Infants in developing countries are at high risk of developing severe clinical measles if they become infected during the "window of vulnerability" (age 4-9 months), when declining maternal antibodies do not protect against wild virus, yet impede successful immunization by attenuated measles vaccine. We developed two Sindbis replicon-based DNA vaccines expressing measles virus hemagglutinin and fusion protein with the goal of priming young infants to respond safely and effectively to subsequent boosting with attenuated measles vaccine. Intradermal prime with DNA vaccines by needle-free injection followed by aerosol or parenteral boost with licensed measles vaccine was well tolerated by juvenile and young infant rhesus macaques, and protected against clinical measles and viremia on wild-type virus challenge. A proteosome-measles vaccine administered alone (three doses) or as a boost following DNA vaccine priming was also safe and protective. These promising results pave the way for clinical trials to assess this prime-boost strategy.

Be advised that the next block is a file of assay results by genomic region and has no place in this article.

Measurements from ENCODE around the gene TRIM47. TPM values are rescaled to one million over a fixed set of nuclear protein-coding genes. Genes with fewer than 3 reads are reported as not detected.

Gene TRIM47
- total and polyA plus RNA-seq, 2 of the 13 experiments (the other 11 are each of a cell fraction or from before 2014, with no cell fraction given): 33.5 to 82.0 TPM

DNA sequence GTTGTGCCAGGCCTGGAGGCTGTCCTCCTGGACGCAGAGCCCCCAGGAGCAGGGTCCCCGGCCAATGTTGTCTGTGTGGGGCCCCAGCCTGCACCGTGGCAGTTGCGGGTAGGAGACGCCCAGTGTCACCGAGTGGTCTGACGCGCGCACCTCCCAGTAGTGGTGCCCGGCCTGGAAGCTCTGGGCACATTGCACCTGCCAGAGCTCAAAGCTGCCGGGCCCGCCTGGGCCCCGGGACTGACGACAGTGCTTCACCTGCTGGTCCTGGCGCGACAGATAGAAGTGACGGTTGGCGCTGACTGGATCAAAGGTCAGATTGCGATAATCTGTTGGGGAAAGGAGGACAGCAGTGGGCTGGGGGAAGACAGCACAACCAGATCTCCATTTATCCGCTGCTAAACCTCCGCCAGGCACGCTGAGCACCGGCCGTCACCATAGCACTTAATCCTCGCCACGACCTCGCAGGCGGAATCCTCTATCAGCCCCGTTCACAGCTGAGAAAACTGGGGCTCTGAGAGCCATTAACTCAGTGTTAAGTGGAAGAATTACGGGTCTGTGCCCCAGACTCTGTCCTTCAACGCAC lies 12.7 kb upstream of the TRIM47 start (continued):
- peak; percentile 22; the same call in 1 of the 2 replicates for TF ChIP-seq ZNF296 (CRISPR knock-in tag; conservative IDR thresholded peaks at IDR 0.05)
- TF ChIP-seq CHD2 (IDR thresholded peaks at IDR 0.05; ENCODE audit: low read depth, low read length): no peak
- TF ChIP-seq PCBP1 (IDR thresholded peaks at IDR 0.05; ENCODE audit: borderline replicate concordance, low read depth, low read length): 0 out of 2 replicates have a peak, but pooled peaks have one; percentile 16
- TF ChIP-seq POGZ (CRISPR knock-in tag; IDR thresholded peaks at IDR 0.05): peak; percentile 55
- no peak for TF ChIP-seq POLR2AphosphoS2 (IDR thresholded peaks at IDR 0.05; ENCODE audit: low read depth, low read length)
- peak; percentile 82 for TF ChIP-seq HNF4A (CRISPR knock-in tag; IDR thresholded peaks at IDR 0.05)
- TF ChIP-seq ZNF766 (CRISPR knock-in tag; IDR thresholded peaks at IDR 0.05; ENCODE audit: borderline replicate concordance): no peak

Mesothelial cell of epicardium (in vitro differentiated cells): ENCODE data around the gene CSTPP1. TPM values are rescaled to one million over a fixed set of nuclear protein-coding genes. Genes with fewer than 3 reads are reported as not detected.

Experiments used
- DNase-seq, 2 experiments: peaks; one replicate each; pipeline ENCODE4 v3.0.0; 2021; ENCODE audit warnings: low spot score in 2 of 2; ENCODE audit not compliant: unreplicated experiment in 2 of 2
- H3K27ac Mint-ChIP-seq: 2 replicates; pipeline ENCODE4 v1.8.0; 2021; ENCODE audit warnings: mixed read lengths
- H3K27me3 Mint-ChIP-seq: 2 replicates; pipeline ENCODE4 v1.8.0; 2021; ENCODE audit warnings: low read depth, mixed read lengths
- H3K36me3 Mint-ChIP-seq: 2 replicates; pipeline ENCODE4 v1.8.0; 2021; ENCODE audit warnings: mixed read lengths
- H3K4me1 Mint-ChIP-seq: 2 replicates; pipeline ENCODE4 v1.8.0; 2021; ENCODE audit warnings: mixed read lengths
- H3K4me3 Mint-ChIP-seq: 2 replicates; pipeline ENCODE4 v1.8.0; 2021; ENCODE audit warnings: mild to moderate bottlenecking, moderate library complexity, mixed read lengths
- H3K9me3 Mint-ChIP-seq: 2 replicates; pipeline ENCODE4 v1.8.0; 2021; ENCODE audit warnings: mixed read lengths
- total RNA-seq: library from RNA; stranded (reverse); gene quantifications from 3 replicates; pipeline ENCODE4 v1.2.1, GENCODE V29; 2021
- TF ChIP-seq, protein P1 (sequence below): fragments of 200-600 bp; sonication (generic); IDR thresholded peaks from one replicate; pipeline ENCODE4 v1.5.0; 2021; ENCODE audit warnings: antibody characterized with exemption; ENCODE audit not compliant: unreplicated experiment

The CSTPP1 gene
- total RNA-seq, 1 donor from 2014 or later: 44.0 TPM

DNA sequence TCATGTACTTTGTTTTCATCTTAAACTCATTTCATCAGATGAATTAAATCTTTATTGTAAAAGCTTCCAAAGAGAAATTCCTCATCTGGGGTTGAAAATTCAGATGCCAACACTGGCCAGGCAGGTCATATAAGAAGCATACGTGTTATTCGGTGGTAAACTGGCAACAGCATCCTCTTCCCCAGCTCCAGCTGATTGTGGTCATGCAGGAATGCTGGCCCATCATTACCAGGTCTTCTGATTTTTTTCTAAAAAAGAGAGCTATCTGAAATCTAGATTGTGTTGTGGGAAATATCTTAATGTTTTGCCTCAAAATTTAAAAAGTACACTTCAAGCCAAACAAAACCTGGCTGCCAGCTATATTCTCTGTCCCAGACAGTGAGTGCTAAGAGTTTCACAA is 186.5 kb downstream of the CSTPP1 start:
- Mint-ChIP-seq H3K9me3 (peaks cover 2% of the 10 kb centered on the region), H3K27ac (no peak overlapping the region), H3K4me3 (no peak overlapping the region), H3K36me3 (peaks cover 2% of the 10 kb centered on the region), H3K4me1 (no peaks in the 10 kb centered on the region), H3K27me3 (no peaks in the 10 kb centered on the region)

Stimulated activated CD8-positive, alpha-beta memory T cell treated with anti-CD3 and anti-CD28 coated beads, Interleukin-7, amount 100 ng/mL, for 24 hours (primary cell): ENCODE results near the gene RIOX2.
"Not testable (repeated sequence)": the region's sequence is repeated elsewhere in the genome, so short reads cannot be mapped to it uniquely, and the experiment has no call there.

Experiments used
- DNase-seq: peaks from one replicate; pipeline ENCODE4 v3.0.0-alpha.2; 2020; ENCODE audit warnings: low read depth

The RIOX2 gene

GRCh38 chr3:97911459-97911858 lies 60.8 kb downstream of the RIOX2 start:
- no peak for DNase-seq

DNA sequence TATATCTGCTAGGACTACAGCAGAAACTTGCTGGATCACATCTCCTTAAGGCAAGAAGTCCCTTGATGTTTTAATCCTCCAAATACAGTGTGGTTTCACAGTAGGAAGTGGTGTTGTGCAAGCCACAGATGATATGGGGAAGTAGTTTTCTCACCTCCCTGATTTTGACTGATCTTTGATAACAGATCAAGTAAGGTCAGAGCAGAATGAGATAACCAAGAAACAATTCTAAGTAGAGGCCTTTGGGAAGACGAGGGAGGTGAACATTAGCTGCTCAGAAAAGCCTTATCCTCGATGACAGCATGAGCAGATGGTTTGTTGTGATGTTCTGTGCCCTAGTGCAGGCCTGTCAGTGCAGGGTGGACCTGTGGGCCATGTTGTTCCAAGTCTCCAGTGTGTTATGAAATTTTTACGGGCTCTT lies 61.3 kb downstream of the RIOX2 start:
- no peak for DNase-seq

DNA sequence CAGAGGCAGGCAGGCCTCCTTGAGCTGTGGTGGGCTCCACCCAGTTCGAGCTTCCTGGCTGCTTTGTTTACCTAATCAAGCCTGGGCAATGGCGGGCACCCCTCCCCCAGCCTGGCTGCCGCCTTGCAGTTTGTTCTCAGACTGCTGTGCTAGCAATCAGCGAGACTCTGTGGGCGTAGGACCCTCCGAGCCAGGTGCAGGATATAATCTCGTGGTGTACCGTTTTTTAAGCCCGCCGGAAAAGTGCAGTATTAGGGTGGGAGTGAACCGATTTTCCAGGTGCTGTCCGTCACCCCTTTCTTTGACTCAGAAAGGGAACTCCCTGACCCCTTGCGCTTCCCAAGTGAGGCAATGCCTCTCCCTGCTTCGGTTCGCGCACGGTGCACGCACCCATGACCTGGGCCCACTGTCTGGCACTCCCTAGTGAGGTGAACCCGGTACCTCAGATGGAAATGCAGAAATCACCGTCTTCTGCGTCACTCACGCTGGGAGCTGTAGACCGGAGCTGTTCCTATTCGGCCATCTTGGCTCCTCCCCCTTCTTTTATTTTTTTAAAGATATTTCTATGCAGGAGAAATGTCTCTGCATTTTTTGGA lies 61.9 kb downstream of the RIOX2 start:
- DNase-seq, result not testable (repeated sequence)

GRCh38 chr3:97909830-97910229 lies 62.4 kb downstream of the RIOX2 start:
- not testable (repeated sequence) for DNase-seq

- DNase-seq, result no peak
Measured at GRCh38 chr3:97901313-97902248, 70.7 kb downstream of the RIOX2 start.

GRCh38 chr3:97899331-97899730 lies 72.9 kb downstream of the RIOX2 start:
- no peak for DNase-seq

ASJC Scopus subject areas
- Pharmacology (medical)